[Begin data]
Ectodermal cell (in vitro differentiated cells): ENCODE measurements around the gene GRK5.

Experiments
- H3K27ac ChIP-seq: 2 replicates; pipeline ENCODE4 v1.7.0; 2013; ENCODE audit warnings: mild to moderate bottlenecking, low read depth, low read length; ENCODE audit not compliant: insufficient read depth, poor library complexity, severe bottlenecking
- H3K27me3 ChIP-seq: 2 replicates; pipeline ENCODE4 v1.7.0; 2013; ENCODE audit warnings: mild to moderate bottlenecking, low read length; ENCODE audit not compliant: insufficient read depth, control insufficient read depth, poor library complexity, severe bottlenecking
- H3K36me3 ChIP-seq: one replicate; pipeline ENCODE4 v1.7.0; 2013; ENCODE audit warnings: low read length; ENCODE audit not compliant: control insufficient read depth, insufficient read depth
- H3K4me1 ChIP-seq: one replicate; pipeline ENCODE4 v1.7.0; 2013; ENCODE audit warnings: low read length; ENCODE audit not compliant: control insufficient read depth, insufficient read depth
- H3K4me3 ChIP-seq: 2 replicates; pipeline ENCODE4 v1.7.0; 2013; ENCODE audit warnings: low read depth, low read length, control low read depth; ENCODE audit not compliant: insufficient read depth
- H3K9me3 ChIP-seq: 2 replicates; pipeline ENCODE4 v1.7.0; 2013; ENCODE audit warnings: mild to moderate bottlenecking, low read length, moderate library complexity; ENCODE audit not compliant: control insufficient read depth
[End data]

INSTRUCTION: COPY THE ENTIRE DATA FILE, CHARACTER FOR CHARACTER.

Ectodermal cell (in vitro differentiated cells): ENCODE measurements around the gene GRK5.

Experiments
- H3K27ac ChIP-seq: 2 replicates; pipeline ENCODE4 v1.7.0; 2013; ENCODE audit warnings: mild to moderate bottlenecking, low read depth, low read length; ENCODE audit not compliant: insufficient read depth, poor library complexity, severe bottlenecking
- H3K27me3 ChIP-seq: 2 replicates; pipeline ENCODE4 v1.7.0; 2013; ENCODE audit warnings: mild to moderate bottlenecking, low read length; ENCODE audit not compliant: insufficient read depth, control insufficient read depth, poor library complexity, severe bottlenecking
- H3K36me3 ChIP-seq: one replicate; pipeline ENCODE4 v1.7.0; 2013; ENCODE audit warnings: low read length; ENCODE audit not compliant: control insufficient read depth, insufficient read depth
- H3K4me1 ChIP-seq: one replicate; pipeline ENCODE4 v1.7.0; 2013; ENCODE audit warnings: low read length; ENCODE audit not compliant: control insufficient read depth, insufficient read depth
- H3K4me3 ChIP-seq: 2 replicates; pipeline ENCODE4 v1.7.0; 2013; ENCODE audit warnings: low read depth, low read length, control low read depth; ENCODE audit not compliant: insufficient read depth
- H3K9me3 ChIP-seq: 2 replicates; pipeline ENCODE4 v1.7.0; 2013; ENCODE audit warnings: mild to moderate bottlenecking, low read length, moderate library complexity; ENCODE audit not compliant: control insufficient read depth